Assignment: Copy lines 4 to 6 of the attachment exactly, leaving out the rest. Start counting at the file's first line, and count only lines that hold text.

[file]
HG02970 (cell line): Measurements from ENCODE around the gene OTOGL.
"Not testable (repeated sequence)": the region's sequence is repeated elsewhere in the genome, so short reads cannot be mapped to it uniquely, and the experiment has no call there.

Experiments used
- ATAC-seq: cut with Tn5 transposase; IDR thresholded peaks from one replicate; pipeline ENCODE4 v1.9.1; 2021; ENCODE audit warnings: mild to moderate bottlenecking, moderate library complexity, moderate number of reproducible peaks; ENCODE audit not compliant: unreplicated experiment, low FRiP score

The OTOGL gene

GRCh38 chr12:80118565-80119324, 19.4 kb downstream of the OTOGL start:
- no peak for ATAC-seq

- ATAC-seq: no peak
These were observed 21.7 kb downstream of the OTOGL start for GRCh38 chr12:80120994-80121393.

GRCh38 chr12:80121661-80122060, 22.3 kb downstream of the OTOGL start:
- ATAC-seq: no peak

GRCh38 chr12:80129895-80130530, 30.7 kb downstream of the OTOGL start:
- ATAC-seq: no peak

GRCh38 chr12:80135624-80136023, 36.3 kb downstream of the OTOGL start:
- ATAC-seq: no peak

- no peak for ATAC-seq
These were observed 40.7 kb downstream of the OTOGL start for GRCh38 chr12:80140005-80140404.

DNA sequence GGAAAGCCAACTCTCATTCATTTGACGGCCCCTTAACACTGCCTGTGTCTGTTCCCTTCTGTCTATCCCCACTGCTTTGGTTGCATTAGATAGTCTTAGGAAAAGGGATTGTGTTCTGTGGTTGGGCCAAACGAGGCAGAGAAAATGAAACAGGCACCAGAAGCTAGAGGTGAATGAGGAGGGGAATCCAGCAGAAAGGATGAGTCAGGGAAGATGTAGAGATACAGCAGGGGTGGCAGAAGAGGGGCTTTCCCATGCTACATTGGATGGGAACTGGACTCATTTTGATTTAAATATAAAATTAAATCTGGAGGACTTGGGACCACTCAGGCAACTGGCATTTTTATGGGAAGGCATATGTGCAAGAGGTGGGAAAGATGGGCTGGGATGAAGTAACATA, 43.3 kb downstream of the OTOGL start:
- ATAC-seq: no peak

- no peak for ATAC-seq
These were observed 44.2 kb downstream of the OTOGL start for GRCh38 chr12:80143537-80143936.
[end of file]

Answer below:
- ATAC-seq: cut with Tn5 transposase; IDR thresholded peaks from one replicate; pipeline ENCODE4 v1.9.1; 2021; ENCODE audit warnings: mild to moderate bottlenecking, moderate library complexity, moderate number of reproducible peaks; ENCODE audit not compliant: unreplicated experiment, low FRiP score

The OTOGL gene

GRCh38 chr12:80118565-80119324, 19.4 kb downstream of the OTOGL start: